Battling Resistance

Since I took yesterday off, I told myself I would sit down to write first thing this morning.  Before getting to my desk, though, I did the following:

  • Cleaned up the dirty dishes in the kitchen
  • Got a load of laundry started
  • Set my kids clothes out for the day
  • Made the beds
  • Scrolled through Facebook
  • Ate breakfast
  • Drank two cups of coffee, slowly
  • Put my daughter’s hair up in a ponytail
  • Went through the hall closet sorting shoes to give away or toss
  • Had my kids try on their winter boots to see if they still fit

In other words, many tasks took precedent over my daily goal to sit down and write.

During yesterday’s readathon, I finally got to Stephen Pressfield’s book, The War of Art: Break Through the Blocks and Win Your Inner Creative Battles, which has been on my list to read for a while.  For me, the most helpful part of Pressfield’s book was his characterization of Resistance—that which keeps us from creating, growing, learning and evolving as human beings.

Two of the most intriguing points Pressfield made about Resistance were:

  • “Rationalization is Resistance’s spin doctor. Resistance presents us with a series of plausible, rational justifications for why we shouldn’t do our work.”  (See my list above.)  “What’s particularly insidious about the rationalizations that Resistance presents to us is that a lot of them are true.”  (The majority of tasks on my list above needed to get done.)  But, Pressfield insists, we can do what needs to be done and do our work.  Resistance just does a good job of convincing us that everything on our to-do list is more important than our creative work and therefore must come first.
  • Pressfield introduced me to the Principle of Priority, which states: “a) you must know the difference between what is urgent and what is important, and b) you must do what is important first.” What’s important, Pressfield wants us to hear, is the work—the daily, creative work to which we are called that makes us and the world better.  “That’s the game we have to suit up for every day,” Pressfield writes, “that’s the field on which we need to leave everything we’ve got.”

I also appreciated Pressfield’s description of what Resistance feels like.  As a writer, he wakes up “with a gnawing sensation of dissatisfaction.  Already, I feel fear.  Already, the loved ones around me are starting to fade.  I interact.  I’m present.  But I’m not.  I am aware of Resistance.  I feel it in my guts.  I afford it the utmost respect, because I know it can defeat me on any given day as easily as the need for a drink can overcome an alcoholic.”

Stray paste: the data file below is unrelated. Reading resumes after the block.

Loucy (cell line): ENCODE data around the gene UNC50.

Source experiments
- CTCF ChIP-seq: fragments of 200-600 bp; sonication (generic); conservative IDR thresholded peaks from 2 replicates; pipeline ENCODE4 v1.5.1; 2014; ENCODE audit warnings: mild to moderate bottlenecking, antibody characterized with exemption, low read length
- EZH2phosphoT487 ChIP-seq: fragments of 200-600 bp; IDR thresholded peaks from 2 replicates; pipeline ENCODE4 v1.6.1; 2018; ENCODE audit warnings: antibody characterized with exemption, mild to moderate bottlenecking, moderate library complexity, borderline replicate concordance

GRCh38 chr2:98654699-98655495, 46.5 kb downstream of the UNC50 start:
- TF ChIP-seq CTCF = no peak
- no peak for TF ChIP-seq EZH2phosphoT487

This daily battle with Resistance resonates because it has beaten me so many times, allowing me to excuse myself from my writing.  Pressfield’s clear characterization of Resistance is helpful, then, in discerning what the enemy looks and feels like, as well as the weapons Resistance uses against us.  Resistance keeps us from being the creators we were always meant to be.

 

The Way I Share My Soul with the World

mza_7403266694935537377.170x170-75Today is International Podcast Day—another one of those random “days” that I would not have known about had it not been for Twitter. Generally, #podcastday would not have mattered to me had I not wanted to blog about a new podcast I recently discovered. I’ve been listening to Elizabeth Gilbert’s Magic Lessons whenever I can. Through these podcasts she coaches women on developing their creativity and interviews a variety of successful artists. In Episode 12 of this podcast she interviews Brene Brown and they have this exchange:

Gilbert: What does creativity mean to you?

Brown: If you’d asked me five years ago what creativity means to me, I would have said, Ha. That’s cute. That’s fun. I don’t really do a lot of A-R-T because I’ve got a J-O-B. So you go grab your paintbrush and your scrapbooking, but I’ve got to get shit done.  But if you would ask me now, though, I would say that creativity is the way I share my soul with the world and without it I am not okay.

I resonated with the journey Brene Brown’s statement reflects. For so many years of my life I simply did not have time to nurture my creativity because I had to get shit done. Things changed for me, though, when I was trying to decide whether or not to begin my work with my writing coach, Christine Hemp. I heard myself saying to Christine over the phone, everything’s better when I am writing. This was when it clicked for me. I had to do this creative work. I had to make writing a priority in my life. It wasn’t selfish. It wasn’t just for me. It was bigger than me.

In the podcast, Brown and Gilbert go on to discuss all the shame associated with creativity. Brown said that 85% of the men and women she interviewed for her research on shame remember an event in school that was so shaming it changed how they thought of themselves for the rest of their lives. Tragically, 50% of the 85% had shame wounds around creativity. They had been told they couldn’t sing, looked stupid dancing, or “Read your essay, don’t quit your day job.”  Brown called these “art scars.”

Acknowledging what I know—that I am a better person, mother, spouse, pastor when I give my creativity room to dance—helps me ward off this shame. I am intentional now about making room for it in my life. I schedule it into my work calendar. I make an appointment with my writing. And the rest of the day benefits from that time of soul work.

So if you need a little creative inspiration. Check out Gilbert’s podcast and start nurturing your soul.